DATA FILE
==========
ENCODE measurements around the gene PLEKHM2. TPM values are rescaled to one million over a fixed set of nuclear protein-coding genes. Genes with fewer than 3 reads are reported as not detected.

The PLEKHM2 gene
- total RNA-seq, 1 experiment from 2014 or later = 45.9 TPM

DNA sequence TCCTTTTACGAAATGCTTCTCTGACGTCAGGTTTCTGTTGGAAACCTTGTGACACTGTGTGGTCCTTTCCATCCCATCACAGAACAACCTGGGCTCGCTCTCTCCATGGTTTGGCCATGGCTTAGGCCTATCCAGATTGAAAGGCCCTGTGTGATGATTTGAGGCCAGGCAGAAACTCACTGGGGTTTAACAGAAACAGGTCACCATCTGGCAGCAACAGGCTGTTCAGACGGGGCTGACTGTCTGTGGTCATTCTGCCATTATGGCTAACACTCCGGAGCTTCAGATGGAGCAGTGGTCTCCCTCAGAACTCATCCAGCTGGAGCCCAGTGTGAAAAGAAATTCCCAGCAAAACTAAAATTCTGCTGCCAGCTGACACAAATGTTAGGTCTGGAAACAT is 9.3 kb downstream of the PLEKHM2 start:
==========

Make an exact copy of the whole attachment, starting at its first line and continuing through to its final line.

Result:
ENCODE measurements around the gene PLEKHM2. TPM values are rescaled to one million over a fixed set of nuclear protein-coding genes. Genes with fewer than 3 reads are reported as not detected.

The PLEKHM2 gene
- total RNA-seq, 1 experiment from 2014 or later = 45.9 TPM

DNA sequence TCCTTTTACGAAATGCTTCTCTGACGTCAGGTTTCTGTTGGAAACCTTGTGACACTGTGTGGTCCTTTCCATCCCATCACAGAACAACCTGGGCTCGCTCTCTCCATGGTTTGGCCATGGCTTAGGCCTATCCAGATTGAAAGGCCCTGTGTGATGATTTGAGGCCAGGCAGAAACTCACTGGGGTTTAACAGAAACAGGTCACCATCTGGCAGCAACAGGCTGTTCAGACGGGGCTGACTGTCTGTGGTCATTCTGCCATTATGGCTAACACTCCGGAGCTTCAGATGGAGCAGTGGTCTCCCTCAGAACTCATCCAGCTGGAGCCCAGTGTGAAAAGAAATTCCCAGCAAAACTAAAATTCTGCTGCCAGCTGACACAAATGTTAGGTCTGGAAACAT is 9.3 kb downstream of the PLEKHM2 start: